Another example is the ‘Distracted boyfriend’ meme, first seen in 2017. The source image, from a stock photography site, shows a man distracted from his existing relationship. It’s particularly fun because the cheesy staging implies exaggerated drama and outrage.
Here’s an educational rejig of this meme from an enterprising Earth and Environmental Science pupil called Lachlan:
What did this teach me? That Australia is highly stable, but hankers after nutrient-rich soil. The idea of a sleazy continent, the incongruous juxtaposition of geology and stock photography, makes it funnier and more memorable.
This is the kind of meme that I believe can support learning, particularly asking students to create their own versions. Anything which requires students to communicate a concept will help them to understand and recall it. Similarly, anything which lets a tutor judge a students’ understanding is invaluable. Memes offer students a form which feels less formal, where they can use their own expertise (their pre-existing knowledge of pop culture). Memes are easy to share and can prompt discussion.
How could you welcome memes into a course? You could let students know that memes can be included in their class presentations. Or you could accept memes by email submission, offering to use the best in lecture slides. This allows you to vet the memes for appropriate language/images and accurate concepts, and gives student humourists the option to stay anonymous. Memes are ideal for a revision session as they encapsulate concepts and spark recollection.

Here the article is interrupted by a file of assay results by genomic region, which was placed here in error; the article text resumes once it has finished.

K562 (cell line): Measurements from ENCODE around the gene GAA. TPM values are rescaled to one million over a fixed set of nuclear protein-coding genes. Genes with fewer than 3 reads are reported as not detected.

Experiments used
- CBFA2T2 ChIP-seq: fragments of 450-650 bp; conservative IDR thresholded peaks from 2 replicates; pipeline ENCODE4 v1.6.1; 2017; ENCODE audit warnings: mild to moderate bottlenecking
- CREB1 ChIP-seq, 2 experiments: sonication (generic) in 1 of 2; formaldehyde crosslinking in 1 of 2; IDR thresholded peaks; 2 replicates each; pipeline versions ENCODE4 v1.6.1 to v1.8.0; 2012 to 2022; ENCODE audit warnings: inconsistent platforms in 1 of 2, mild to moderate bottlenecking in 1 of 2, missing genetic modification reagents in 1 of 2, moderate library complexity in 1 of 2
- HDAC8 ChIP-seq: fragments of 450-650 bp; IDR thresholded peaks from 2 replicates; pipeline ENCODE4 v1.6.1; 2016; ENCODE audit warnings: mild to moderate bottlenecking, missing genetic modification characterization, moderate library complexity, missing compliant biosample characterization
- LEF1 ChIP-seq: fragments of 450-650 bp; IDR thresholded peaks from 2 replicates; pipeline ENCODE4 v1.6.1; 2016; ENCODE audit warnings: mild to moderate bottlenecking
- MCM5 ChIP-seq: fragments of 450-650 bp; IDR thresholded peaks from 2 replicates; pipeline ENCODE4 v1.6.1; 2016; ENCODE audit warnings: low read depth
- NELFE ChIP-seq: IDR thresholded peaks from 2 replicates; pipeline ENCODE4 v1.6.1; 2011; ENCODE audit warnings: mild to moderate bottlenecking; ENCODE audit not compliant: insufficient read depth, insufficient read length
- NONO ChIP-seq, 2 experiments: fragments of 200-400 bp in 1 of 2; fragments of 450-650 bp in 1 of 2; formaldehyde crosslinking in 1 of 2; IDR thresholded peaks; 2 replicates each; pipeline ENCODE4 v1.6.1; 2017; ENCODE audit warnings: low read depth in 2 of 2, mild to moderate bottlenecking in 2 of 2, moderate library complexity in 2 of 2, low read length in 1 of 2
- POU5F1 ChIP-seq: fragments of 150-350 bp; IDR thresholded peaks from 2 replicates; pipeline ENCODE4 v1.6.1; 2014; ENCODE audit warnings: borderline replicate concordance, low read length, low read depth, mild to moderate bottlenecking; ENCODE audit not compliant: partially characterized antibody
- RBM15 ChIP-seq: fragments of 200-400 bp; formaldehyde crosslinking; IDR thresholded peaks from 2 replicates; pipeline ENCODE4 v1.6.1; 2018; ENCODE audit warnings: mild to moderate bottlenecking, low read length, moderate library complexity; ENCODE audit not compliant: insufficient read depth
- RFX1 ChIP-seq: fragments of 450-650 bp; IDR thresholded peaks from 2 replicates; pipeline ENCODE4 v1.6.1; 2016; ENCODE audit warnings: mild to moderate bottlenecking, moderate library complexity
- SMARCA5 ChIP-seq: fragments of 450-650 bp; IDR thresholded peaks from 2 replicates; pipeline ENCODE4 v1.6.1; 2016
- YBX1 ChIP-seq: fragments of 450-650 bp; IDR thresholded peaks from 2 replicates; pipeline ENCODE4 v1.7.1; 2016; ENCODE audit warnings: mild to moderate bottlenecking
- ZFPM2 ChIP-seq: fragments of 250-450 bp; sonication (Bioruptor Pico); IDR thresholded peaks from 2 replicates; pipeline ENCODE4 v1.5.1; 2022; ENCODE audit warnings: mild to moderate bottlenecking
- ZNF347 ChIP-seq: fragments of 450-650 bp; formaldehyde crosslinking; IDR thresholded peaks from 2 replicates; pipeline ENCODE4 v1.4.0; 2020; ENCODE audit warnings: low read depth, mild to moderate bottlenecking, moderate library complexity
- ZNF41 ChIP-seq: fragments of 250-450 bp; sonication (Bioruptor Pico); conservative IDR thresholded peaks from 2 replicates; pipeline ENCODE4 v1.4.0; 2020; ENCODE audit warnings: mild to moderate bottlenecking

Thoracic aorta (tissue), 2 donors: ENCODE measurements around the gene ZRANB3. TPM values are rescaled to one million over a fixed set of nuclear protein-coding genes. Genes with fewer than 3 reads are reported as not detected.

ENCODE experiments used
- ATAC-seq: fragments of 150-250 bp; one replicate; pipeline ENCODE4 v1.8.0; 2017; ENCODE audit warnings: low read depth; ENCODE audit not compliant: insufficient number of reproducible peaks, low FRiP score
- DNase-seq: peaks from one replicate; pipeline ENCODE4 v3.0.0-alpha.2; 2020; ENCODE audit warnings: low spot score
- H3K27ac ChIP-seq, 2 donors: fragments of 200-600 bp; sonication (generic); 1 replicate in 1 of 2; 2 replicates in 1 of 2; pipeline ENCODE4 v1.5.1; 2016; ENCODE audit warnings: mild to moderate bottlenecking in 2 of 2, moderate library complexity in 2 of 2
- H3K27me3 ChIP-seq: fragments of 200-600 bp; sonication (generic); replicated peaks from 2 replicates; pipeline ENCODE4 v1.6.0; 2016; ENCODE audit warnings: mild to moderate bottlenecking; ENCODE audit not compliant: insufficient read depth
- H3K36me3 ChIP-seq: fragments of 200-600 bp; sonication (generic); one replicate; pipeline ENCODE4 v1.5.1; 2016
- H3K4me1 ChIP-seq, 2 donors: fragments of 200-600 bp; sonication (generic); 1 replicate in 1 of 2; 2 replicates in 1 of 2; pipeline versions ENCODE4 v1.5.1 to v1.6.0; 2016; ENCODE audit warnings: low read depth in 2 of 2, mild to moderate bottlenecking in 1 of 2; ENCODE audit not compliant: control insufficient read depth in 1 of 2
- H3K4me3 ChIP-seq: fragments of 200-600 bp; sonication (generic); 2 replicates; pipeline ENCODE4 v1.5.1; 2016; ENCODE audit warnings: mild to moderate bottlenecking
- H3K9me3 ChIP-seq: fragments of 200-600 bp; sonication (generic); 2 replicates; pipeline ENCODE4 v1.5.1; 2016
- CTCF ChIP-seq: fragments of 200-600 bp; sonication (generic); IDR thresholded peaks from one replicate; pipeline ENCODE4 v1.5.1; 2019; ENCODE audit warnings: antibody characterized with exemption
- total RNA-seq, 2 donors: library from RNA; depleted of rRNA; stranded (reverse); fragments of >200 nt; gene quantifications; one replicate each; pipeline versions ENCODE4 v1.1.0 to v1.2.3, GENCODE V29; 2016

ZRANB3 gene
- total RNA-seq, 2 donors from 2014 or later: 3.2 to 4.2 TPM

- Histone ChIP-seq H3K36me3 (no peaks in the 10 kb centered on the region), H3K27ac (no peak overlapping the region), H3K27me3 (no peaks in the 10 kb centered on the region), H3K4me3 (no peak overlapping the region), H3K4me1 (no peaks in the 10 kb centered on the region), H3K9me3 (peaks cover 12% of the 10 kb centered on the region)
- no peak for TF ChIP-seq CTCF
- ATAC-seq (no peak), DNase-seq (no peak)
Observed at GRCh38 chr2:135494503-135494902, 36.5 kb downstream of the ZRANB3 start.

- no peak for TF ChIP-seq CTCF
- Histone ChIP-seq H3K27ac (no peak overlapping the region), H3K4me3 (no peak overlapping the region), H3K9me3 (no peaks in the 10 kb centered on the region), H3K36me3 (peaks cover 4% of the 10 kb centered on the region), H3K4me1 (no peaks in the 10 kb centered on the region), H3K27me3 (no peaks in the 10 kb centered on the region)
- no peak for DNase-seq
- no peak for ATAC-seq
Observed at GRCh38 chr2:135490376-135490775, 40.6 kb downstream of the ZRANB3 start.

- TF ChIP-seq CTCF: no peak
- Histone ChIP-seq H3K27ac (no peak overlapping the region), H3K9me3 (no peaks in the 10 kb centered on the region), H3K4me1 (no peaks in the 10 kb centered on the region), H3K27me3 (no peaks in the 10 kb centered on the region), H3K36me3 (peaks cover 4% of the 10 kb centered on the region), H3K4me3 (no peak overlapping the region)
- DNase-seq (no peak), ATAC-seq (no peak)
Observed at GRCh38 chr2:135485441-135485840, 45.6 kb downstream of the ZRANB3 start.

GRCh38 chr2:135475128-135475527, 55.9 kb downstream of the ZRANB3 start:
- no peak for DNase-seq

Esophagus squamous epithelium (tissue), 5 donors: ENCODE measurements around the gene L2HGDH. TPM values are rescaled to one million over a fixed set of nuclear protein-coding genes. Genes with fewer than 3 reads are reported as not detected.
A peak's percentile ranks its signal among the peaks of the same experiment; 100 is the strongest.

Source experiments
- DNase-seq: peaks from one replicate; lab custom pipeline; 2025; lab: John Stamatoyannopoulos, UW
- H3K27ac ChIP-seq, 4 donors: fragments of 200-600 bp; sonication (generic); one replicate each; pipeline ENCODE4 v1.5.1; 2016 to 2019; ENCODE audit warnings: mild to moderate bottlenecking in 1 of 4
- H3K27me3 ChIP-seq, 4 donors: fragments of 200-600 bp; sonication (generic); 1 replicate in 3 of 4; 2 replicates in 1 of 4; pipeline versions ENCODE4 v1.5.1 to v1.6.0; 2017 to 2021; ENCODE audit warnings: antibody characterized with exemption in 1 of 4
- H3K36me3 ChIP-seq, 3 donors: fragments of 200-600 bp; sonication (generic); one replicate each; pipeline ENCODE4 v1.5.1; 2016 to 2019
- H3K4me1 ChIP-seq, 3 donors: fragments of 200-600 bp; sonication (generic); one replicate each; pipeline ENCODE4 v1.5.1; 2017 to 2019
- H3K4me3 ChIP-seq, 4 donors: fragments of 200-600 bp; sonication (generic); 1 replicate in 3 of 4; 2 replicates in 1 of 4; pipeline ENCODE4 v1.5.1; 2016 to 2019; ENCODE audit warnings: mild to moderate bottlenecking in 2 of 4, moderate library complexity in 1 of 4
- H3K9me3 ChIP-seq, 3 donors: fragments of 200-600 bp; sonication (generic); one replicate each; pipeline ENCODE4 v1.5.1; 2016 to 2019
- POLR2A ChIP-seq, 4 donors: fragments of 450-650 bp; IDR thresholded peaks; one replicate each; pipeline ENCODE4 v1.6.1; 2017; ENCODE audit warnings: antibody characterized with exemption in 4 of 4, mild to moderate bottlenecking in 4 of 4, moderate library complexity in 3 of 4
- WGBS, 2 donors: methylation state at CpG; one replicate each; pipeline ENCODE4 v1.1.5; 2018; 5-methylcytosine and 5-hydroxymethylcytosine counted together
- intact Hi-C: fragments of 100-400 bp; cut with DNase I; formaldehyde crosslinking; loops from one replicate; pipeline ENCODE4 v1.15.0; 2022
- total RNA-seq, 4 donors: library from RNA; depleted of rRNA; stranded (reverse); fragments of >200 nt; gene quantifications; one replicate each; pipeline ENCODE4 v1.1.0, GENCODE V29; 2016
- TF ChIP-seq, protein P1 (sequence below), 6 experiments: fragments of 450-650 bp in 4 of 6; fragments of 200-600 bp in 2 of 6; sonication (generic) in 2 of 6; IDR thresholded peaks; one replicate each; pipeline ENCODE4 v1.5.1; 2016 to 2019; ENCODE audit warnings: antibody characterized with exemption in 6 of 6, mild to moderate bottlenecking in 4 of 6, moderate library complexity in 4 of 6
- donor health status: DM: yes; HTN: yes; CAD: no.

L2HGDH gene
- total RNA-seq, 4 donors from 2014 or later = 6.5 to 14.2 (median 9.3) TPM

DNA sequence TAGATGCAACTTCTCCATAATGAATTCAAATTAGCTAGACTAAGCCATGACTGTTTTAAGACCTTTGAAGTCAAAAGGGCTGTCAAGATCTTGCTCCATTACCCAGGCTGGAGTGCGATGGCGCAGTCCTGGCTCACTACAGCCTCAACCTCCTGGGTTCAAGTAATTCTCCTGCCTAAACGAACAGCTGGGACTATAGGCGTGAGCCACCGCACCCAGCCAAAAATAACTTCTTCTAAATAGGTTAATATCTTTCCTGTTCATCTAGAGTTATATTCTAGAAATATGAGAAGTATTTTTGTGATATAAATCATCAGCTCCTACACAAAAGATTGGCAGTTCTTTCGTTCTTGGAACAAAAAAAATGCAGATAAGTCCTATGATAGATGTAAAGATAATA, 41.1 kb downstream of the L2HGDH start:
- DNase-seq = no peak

Assessing by meme is probably unfeasible – there’s too much subjectivity involved – so why would students put in the additional effort? Rewards include the appreciation of their peers, and recognition from their tutors, who can showcase student efforts in slides, handouts, Moodle forums or announcements. Small-scale competitions, with or without prizes, can also encourage participation.
One does not simply use memes in teaching
There are hazards to learning, or teaching, through memes. The reader needs to grasp the meme’s logic; that might draw on a film or TV series, which is itself culturally specific. Even if you understand the format, you can read memes ‘wrong’ (in the example above, I initially wondered if Australia was endangering its tectonic stability through enriching its soil). Memes date quickly, and often use language unsuitable for teaching.
There’s also balance between introducing new knowledge and relying on an understanding the reader already has. One of my favourite academic meme collections is ‘Discourses on the Otter’ (which replaces ‘Other’ with ‘Otter’ in philosophical texts, and adds otter photos). These adorable mammals did introduce me to some new thinkers, but the images rarely explain the concept itself.
The word ‘meme’ comes from the work of evolutionary biologist Richard Dawkins. His ‘meme’ is a significant unit of culture, passed between individuals in a society. Scholars have been irked by the adoption of the term to refer to funny internet snippets. But perhaps we can recapture some of the usefulness of a real meme, in communicating and conveying information, by drawing internet memes further into academia and classroom practice.